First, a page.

Show With Confidence

kP Geo Drssd Hm LpgA friend and fellow trainer once told me “you ride into the pen looking like second place”. He was referring to my showing in hunter under saddle classes at big shows, such as the Congress or World Show. At first I took offense to his words, got angry and thought he was just plain mean. But after ditching my defensive response, I realized he was right.

It was not easy information to swallow. Of course I wanted to win – every time. Why else would I enter the show ring if not to win? After all, I did win; just not at the big ones. I always felt like the underdog; under horsed, underfunded, un-marketed. In my heart, I knew I was good. In fact, I was good enough for second place.

I did not grow up in a family that constantly gave praise for accomplishments or stroked my ego. Instead, my family’s doctrine was keep your nose to the grindstone, do your work properly and if you are really good, people will take notice; you will not have to tell them about it. Frankly, my father would say, “if you have to tell someone how good you are, perhaps you are not that good.”

While that may be well and good advice for daily living, it does not work well for those who want to win in a judged competition – of any kind! Whether on skates, on the dance floor, in a pageant or a horse show, judges pick up on a competitor’s confidence with their very first glimpse of the competitor. And yet a confident rider is not conceited, smug or arrogant. Confident people know some things that the insecure have not YET learned. But these traits are and can be learned.

In order to have confidence a person must:

  • Practice correctly until responses are automatic

o   Tiger Woods starts his day with 1 ½ hours of cardio and weight training then practices golf for an average of eight (8!) hours a day! 2 -3 hours on the range working on his swing, 30 minutes to an hour on putting, 9 holes, then another 2 to 3 hours on the course. Does that sound like what you do? How many hours do you spend riding without stirrups? In your two-point? Practicing the set-up for Showmanship…..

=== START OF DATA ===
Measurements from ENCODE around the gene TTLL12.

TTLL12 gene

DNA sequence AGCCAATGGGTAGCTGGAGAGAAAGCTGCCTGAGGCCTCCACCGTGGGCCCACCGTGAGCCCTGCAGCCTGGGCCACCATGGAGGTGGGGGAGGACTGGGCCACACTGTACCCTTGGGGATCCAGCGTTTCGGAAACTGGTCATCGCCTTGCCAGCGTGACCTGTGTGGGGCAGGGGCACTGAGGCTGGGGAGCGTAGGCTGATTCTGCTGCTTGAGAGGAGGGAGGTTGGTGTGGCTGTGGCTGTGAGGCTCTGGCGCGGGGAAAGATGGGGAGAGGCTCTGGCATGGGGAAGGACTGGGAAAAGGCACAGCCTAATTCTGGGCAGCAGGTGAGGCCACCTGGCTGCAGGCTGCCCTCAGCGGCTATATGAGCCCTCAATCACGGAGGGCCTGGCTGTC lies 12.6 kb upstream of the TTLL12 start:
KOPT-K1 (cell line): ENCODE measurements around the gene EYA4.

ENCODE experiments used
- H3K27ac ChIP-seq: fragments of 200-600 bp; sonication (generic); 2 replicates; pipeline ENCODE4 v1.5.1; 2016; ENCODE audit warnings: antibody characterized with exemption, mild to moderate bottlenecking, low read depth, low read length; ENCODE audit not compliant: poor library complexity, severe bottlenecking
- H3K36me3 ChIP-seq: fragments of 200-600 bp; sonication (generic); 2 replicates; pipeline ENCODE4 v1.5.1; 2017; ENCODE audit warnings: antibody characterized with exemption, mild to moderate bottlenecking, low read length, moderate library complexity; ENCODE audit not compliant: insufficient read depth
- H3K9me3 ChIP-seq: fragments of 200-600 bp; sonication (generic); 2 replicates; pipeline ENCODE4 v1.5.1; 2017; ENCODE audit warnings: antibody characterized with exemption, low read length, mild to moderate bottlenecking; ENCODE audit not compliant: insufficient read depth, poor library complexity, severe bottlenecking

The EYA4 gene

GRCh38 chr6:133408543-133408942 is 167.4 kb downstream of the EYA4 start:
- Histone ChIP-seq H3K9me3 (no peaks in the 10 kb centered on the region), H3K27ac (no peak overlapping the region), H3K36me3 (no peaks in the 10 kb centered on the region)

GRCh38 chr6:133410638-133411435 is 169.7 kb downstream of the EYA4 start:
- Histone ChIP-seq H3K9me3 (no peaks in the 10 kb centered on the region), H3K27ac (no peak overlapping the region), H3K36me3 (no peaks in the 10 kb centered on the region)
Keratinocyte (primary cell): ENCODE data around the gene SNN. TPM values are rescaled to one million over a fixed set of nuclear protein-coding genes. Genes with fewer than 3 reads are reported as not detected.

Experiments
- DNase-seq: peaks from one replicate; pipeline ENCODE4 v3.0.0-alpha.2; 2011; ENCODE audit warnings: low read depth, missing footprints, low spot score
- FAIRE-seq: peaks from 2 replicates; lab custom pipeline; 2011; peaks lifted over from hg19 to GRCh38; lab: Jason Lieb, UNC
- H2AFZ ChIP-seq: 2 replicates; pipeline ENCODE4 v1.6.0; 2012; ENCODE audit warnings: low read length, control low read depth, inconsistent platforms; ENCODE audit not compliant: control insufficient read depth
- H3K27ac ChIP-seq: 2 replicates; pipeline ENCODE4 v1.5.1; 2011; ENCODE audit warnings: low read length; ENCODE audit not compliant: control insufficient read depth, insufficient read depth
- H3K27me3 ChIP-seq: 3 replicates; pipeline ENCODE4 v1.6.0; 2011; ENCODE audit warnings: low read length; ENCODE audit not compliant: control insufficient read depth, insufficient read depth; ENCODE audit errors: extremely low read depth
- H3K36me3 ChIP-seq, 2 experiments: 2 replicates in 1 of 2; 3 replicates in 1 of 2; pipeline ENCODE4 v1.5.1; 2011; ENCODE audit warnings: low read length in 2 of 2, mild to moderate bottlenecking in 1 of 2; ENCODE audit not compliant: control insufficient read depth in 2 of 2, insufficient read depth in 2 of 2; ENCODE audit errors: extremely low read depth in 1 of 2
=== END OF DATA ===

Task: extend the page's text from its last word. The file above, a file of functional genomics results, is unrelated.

• Tune out the noise

o   Everyone has a naysayer around them. DO NOT listen to them. In fact, distance yourself from anyone who drags you down. When someone tries to take you to the gutter with their conversation, pleasantly change the subject then extricate yourself from the situation. My favorite “so how is your mother (father, sister, horse, dog, cat, husband) ” or “when do you leave for …..” or “what did you do for supper last night?”. No matter, just change the subject. Detach yourself from toxic relationships.

  • Give it their best effort with their current skill set

o   If you have practiced this will be easy. You will know that you have done all that you could to prepare. But you must practice first then give whatever you do your best effort. Don’t just try – do.

  • Be unafraid to fail

o   Do not ride for third place. Go for it – push your personal envelope. The learning opportunities that come from mistakes are invaluable and cannot be understood from the sidelines. Nobody will remember your first attempt at a flying lead change was two strides late or even missed completely when you successfully change leads a month later.

  • Only pay attention to opinions that truly matter

o   Everyone on the outside of the fence is happy to give their opinion.  And many of the opinions that come from inside the walls are just that – one opinion that should not be taken too seriously. Define who truly matters in your world and tune out the opinions of others. Earn the respect and trust of the few who are of genuine significance.

  • Put a game face on all they do

o   No matter your level, whether or not you practiced, put on your game face from the minute you wake up on game day. Today is the day. Today is the day you think like a winner, act like a winner and remember you are a winner. Don’t let a wrong lead, missed diagonal or over-spin wipe that game face away. Check mistakes off like something on a to-do list. They bring you one step closer to achieving your goals.

  • Be grateful for all they have

o   There are no victims in the winner’s circle. People who exude confidence (not to be mistaken for arrogance or conceit) are grateful people. Confident people accept what others bring or take to the table. They are not envious. They are not owned by their emotions. They accept their shortcomings and work to improve their areas of limitations. Confident people are grateful for the opportunity to learn, experience and compete.

  • Relish change

o   Confident people are never satisfied with status quo. They seek a better result; reach for greater heights. The world is not static for a champion. And confidence results from embracing the change that knowledge brings forth.

If a rider does not think they are good enough for first place, why should a judge? A judge has only seconds to formulate an opinion about a rider.  If the rider looks as if they are hiding, tentative in their approach or doubtful in their presentation, the judge will move on. Confidence breeds success.  Believe in yourself. Have faith in your ability. Take action: the consequence is confidence.

Happy New Year – make this be the year you ride with confidence.

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